Cinematographer Andrezj Sekula does excellent work with the film’s cinematography to play into the sheen and slick look of some of the daytime interiors with some unique lighting and moods for some of the scenes set at night. Editor Andrew Marcus does brilliant work with the editing as it has elements of style in its usage of rhythmic cuts to play into the suspense and humor. Production designer Gideon Ponte, with set decorator Jeanne Develle and art director Andrew M. Stearn, does amazing work with the look of the apartments as well as the look of the restaurants. Costume designer Isis Mussenden does fantastic work with the costumes from the designer suits that the men wear to some of the fashionable dresses of the women.

Key hairstylists Lucy M. Orton and John Quaglia do terrific work with the hairstyles of the women that was so common in the 80s to the very slick look of the men. Sound designer Benjamin Cheah and sound editor Jane Tattersall do superb work with the sound as it play into the atmosphere of the clubs and some of the intimate sounds in some of the apartments. The film’s music by John Cale is wonderful for its mixture of orchestral bombast to play into the suspense as well as a mixture of somber piano pieces and some ambient cuts while music supervisors Barry Cole and Christopher Covert create an incredible soundtrack that feature a lot of the music from those times from acts like Huey Lewis & the News, Genesis, Phil Collins, New Order, Chris de Burgh, Simply Red, Curiosity Killed the Cat, Robert Palmer, Book of Love, Katrina and the Waves, Information Society, and M/A/R/R/S as well as additional music from Daniel Ash, David Bowie, the Cure, Eric B. & Rakim, and the Tom Club.

The casting by Kerry Barden, Billy Hopkins, and Suzanne Smith is marvelous as it feature some notable small roles from Reg E. Cathey as a homeless man, Anthony Lemke as a colleague that Allen mistakes him as Bateman, Krista Sutton as a prostitute named Sabrina, Guinevere Turner as a friend of Bateman in Elizabeth who would engage into a threesome with another hooker and Bateman, Bill Sage as a colleague of Bateman in David Van Patten, Josh Lucas as another colleague in the smarmy Craig McDermott, Justin Theroux as Bateman’s colleague Timothy Bryce who is having an affair with Bateman’s fiancée Evelyn, and Matt Ross as a colleague in Luis Carruthers who is dating Courtney as he also has a secret of his own. Samantha Mathis is fantastic as Bateman’s mistress Courtney Rawlinson whom he’s having an affair with as she is someone that has been doing too many drugs.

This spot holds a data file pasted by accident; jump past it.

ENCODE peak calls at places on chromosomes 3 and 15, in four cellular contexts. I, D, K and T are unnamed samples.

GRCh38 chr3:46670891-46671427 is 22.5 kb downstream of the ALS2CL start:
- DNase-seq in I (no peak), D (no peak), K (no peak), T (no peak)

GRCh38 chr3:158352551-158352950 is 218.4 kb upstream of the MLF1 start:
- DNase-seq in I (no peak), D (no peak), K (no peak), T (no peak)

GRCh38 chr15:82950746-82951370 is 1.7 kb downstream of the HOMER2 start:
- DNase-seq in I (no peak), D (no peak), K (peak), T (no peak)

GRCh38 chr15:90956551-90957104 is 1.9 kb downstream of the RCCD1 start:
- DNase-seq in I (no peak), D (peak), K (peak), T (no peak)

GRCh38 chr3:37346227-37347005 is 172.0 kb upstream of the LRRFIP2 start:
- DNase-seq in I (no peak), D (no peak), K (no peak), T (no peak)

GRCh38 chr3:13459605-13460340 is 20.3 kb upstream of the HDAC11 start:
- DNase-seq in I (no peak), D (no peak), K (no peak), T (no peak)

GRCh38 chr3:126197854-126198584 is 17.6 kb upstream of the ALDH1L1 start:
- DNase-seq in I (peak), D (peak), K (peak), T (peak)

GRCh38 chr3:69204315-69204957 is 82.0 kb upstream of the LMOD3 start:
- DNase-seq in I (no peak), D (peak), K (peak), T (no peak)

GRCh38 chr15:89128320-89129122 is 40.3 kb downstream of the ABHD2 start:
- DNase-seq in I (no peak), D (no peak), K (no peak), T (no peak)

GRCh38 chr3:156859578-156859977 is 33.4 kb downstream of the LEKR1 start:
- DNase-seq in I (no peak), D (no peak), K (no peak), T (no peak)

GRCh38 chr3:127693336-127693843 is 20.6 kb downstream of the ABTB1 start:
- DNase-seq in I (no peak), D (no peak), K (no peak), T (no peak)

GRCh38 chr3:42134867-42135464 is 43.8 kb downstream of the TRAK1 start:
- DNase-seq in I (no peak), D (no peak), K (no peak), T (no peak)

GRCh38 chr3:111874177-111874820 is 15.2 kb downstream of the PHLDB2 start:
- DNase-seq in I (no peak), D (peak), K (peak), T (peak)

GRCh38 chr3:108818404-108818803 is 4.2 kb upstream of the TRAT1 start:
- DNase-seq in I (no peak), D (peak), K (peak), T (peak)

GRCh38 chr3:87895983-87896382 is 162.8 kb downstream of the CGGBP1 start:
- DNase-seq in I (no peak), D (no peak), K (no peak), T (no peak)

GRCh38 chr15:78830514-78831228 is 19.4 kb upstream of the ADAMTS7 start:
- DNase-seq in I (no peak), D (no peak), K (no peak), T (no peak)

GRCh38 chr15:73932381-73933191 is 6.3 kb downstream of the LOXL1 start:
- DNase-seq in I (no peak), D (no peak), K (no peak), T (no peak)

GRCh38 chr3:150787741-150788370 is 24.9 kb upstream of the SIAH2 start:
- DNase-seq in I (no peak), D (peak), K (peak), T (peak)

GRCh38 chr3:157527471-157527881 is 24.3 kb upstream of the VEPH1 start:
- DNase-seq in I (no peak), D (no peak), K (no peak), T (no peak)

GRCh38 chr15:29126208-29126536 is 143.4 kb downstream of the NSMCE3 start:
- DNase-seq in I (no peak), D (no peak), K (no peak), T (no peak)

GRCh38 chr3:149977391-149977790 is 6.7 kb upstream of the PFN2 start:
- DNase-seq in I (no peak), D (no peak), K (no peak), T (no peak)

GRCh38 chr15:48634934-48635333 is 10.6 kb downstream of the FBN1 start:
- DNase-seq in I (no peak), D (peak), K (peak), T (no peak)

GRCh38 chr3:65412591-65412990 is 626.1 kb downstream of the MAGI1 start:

Reese Witherspoon is superb as Bateman’s fiancée Evelyn as a socialite who is eager to get married while having her time engaging an affair with Bryce. Cara Seymour is excellent as Christie as a prostitute who would meet with Bateman on two different occasions as she copes with what she had gotten herself into as well as her discovery in the second encounter. Jared Leto is brilliant as Paul Allen as top colleague of Bateman who is the envy of everyone in terms of the look of his card and being able to get things while confusing Bateman for someone else. Willem Dafoe is amazing as Detective Donald Kimball as a man who is investigating the disappearance of someone as he suspects Bateman through a couple of interrogations as well as be curious about what Bateman does.

Chloe Sevigny is remarkable as Jean as Bateman’s secretary who endures some of Bateman’s criticism over fashion choice as she is later invited to dinner with him where she provides a moment that is quite human as well as kind of understand the pressure Bateman is in to conform. Finally, there’s Christian Bale in a magnificent performance as Patrick Bateman as this man in his late 20s that is determined to be the embodiment of success as he also copes with his desire to kill as well to display everything he’s about as it’s a charismatic yet eerie performance from Bale that is definitely iconic as well as funny.

American Psycho is a phenomenal film from Mary Harron that features as spectacular performance from Christian Bale. Along with its ensemble cast, a killer soundtrack, dazzling visuals, witty satire, and complex themes of vanity, conformity, and identity. It’s a film that offers so much in the entertainment aspects but also serves as an intriguing character study of a man coming to grips with reality and his desires to succeed by any means necessary. In the end, American Psycho is a tremendous film from Mary Harron.

Related: (Less Than Zero) – (The Rules of Attraction)

Mary Harron Films: (I Shot Andy Warhol) – (The Notorious Bettie Page) – (The Moth Diaries) – (The Anna Nicole Story) – (Alias Grace)

© thevoid99 2017

1 comment:

Chris said...

Definitely a defining classic of our time. As you say, it’s entertaining while probing into that lifestyle. I’ve read the novel and Christian Bale nailed it. I remember a few people complained the movie was too tame compared to the book, but I’ve always liked Mary Harron's adaptation.
By the way, I recently watched a new, insightful video on the film. Worth a look: